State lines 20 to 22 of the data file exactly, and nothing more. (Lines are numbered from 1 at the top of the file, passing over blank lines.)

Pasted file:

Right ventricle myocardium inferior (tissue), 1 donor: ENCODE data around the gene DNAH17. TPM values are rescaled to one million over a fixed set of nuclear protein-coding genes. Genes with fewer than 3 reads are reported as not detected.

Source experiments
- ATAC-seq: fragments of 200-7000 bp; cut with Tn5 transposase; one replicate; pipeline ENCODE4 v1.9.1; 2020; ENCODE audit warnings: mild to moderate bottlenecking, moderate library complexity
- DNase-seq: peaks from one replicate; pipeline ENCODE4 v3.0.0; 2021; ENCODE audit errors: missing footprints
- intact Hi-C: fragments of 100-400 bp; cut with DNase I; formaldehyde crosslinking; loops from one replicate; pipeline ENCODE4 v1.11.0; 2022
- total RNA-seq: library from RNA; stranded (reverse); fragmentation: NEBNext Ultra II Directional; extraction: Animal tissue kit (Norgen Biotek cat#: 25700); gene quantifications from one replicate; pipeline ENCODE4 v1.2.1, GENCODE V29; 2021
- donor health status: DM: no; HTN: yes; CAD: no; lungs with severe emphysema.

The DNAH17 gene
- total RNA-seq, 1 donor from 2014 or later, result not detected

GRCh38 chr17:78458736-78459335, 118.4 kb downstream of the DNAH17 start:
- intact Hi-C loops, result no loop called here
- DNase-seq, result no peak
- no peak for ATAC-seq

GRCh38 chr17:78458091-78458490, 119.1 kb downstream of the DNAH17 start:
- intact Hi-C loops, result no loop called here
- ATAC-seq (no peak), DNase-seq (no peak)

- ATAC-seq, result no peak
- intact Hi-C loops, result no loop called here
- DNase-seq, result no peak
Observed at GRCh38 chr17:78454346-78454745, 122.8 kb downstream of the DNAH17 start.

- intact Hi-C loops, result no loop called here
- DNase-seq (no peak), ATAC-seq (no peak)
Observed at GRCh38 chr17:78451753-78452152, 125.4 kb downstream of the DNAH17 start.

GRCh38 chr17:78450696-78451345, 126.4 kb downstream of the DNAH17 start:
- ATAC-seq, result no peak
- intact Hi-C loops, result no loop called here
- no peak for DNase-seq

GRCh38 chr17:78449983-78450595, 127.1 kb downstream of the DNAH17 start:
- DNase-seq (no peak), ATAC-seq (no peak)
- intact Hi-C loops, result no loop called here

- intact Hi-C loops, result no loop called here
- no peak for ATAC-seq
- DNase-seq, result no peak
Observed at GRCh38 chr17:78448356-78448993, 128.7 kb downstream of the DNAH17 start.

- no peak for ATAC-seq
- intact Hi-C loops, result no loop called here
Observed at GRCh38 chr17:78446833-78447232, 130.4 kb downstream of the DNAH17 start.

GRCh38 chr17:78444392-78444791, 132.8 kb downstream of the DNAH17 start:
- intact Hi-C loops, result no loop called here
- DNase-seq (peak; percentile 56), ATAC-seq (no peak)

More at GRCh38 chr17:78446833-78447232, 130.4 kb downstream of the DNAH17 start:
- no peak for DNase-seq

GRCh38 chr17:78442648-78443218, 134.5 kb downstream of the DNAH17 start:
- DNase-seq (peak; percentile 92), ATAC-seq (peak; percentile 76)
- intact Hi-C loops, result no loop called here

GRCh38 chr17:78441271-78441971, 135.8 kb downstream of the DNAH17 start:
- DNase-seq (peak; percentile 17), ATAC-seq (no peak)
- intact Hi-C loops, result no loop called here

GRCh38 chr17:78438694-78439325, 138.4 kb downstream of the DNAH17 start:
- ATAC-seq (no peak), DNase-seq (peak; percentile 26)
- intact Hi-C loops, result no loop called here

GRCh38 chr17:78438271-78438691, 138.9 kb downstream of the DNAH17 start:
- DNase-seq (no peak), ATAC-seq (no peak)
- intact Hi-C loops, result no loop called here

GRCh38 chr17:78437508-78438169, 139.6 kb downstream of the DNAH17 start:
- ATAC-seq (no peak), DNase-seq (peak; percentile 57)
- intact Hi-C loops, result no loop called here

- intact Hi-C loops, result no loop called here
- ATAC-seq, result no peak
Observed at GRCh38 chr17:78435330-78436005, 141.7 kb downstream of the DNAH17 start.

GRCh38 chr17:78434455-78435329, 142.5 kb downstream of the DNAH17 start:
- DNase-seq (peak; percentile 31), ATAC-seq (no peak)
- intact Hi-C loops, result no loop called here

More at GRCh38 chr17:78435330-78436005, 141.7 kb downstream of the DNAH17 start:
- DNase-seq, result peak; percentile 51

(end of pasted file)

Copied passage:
Observed at GRCh38 chr17:78454346-78454745, 122.8 kb downstream of the DNAH17 start.

- intact Hi-C loops, result no loop called here
- DNase-seq (no peak), ATAC-seq (no peak)